Some of the most frequently asked questions we receive at Spergel is around bankruptcy myths and facts. These questions are typically around the bankruptcy or consumer proposal process and how it will affect your future. Therefore, in this article, we’d like to debunk three of the most common consumer proposal and bankruptcy myths that are often shared online.
You will lose all your assets during bankruptcy
This is the biggest bankruptcy myth and a real misconception. There are exemptions under bankruptcy law, which protect many of your assets. Learn more about your assets and bankruptcy, and discover Ontario bankruptcy exemptions. Beyond these exemptions, there are assets that may need to be considered. This includes the equity in your home. Your equity may be reacquired by making additional contributions during your bankruptcy (over and above the calculated amount to be paid to the Licensed Insolvency Trustee as surplus income). These payments can be continued if necessary after your discharge in order to fulfil the entire commitment. Your RRSP is entirely exempt from seizure other than contributions made in the year prior to bankruptcy. If this option doesn’t appeal to you, there is always a consumer proposal. A consumer proposal offers much more flexibility around you assets, enabling you to keep whatever you can. Learn more about your assets and consumer proposal.
The length of your bankruptcy is on your credit report
This is another key bankruptcy myth. A first time bankruptcy will remain on your record for just 7 years following your discharge with both TransUnion and Equifax, the two largest credit reporting agencies in Ontario. Learn more about life after bankruptcy. By comparison, a consumer proposal will be on your credit record for just 3 years after its successful completion. If you were able to complete your proposal immediately (perhaps by borrowing the entire amount due from a friend, family member, or lender to successfully complete it), your proposal will remain on your credit record for 3 years from the date the proposal is paid in full. Learn more about life after consumer proposal. It is important to consider how quickly you want either a bankruptcy or a consumer proposal to be removed from your credit report.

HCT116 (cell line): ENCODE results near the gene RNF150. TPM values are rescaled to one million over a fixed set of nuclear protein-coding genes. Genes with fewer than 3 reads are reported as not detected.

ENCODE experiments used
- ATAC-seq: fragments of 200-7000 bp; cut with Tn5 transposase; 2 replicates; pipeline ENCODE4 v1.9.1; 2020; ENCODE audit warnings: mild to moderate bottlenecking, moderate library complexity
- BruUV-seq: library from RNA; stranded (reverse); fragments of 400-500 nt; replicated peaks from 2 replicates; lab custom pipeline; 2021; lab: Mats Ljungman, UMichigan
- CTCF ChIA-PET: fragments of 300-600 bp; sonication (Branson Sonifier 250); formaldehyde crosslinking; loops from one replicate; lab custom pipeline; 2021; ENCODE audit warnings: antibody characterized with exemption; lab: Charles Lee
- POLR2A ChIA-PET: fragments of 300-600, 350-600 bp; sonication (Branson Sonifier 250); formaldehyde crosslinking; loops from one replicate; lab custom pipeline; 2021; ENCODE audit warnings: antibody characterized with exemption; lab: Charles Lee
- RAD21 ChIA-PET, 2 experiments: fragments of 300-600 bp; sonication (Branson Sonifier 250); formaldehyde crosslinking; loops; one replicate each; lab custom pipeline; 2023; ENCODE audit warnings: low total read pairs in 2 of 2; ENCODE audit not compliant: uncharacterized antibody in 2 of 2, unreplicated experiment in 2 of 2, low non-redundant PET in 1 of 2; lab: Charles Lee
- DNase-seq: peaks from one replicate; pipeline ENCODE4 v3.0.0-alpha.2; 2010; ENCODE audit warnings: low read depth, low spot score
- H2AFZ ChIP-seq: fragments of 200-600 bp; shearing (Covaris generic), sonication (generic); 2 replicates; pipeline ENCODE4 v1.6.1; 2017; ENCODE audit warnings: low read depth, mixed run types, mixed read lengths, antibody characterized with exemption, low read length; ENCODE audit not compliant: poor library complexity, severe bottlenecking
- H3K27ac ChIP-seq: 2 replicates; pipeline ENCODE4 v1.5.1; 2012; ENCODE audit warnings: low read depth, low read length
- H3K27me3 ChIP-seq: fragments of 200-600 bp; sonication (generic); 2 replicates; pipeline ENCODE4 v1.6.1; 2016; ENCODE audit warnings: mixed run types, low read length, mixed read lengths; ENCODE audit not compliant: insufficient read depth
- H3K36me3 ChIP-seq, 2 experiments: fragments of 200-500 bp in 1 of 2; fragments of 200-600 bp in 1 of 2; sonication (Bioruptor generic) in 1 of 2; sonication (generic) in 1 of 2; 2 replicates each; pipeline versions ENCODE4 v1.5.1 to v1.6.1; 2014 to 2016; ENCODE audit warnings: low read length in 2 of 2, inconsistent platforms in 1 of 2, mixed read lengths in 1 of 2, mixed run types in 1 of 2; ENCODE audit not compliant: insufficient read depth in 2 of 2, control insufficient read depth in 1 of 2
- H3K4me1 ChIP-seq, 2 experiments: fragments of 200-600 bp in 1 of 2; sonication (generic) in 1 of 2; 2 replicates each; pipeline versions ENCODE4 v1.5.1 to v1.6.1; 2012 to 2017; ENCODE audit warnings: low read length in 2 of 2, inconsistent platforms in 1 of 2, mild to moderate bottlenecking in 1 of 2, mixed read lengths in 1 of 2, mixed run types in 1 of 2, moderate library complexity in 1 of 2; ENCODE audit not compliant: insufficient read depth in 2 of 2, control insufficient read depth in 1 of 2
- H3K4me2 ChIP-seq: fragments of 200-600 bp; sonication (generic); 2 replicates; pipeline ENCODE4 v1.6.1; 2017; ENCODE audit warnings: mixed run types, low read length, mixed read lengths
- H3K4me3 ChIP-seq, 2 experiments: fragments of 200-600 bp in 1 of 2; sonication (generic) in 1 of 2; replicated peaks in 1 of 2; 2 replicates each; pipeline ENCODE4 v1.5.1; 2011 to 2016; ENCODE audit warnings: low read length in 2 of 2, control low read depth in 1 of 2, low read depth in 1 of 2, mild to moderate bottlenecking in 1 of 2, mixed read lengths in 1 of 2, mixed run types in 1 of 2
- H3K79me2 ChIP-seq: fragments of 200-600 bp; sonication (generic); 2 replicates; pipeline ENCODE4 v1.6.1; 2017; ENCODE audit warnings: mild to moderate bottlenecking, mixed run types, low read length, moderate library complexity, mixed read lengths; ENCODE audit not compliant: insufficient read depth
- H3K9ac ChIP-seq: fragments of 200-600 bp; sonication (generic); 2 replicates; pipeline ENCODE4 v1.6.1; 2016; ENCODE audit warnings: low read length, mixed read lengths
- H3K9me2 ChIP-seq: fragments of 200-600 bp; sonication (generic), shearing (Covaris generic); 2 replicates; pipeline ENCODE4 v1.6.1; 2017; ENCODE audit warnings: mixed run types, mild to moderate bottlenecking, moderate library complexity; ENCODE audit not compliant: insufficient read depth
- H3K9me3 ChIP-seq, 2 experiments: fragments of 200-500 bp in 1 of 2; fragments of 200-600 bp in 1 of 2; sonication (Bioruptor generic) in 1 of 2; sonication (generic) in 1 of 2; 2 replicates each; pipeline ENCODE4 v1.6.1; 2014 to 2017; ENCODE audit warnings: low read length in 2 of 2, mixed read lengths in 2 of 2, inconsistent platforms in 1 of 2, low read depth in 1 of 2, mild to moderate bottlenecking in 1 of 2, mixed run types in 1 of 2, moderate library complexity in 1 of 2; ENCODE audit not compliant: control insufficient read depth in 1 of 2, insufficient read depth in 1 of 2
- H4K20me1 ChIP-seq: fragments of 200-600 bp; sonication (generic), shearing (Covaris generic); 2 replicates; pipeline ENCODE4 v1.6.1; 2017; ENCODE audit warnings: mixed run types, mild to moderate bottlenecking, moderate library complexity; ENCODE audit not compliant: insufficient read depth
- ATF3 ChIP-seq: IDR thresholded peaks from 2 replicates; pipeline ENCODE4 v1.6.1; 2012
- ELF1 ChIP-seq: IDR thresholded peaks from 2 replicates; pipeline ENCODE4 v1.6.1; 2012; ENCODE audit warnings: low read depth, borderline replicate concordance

You cannot rebuild your credit during a consumer proposal
This is one of the top myths surrounding consumer proposals. The truth is, after you have filed a consumer proposal, you are able to immediately start rebuilding your credit. Simple ways to do so include using a secured credit card. These work by paying an amount to the credit card company to secure the payment. This way, by repaying your credit card in full, you can begin to begin building trust with your lender and rebuilding your credit. You can do so as soon as you have filed a consumer proposal, and you do not have to wait until you have completed it to do so. Find out more in our tips for rebuilding your credit after a consumer proposal.
If you any questions around consumer proposal or bankruptcy myths and facts, it is a good idea to speak to a Licensed Insolvency Trustee. You can call Spergel at 310-4321, visit our nearest location for a free consultation, or complete our free assessment form online. We will explain all your debt relief options so you are fully informed when making the best choice for you.